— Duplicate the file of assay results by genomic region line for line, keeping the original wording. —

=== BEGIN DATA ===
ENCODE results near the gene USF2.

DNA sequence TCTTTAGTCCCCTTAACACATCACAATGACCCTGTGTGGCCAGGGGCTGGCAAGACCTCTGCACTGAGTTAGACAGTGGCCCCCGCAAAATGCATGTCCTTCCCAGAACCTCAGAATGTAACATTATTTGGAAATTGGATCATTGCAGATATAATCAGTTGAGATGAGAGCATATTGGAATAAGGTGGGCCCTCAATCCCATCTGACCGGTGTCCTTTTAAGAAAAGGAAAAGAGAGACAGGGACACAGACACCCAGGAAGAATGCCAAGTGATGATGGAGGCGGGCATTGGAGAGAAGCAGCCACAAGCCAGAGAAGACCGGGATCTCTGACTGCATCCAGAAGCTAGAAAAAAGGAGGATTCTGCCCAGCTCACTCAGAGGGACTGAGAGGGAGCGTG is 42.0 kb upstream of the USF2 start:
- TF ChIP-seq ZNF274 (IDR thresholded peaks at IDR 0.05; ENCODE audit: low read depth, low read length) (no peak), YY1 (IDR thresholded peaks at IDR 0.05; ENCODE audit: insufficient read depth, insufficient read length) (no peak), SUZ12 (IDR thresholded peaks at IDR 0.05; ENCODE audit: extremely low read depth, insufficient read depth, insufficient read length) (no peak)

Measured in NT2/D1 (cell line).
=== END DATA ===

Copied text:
ENCODE results near the gene USF2.

DNA sequence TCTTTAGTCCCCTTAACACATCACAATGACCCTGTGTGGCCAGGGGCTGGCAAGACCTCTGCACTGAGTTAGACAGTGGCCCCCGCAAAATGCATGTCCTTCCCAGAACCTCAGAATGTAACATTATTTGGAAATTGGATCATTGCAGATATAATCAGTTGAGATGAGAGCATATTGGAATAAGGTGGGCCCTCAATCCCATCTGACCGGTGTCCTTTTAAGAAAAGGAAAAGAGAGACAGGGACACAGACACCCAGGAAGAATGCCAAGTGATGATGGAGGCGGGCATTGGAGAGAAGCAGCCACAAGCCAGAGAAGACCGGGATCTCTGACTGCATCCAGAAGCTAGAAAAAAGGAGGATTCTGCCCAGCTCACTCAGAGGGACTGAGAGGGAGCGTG is 42.0 kb upstream of the USF2 start:
- TF ChIP-seq ZNF274 (IDR thresholded peaks at IDR 0.05; ENCODE audit: low read depth, low read length) (no peak), YY1 (IDR thresholded peaks at IDR 0.05; ENCODE audit: insufficient read depth, insufficient read length) (no peak), SUZ12 (IDR thresholded peaks at IDR 0.05; ENCODE audit: extremely low read depth, insufficient read depth, insufficient read length) (no peak)

Measured in NT2/D1 (cell line).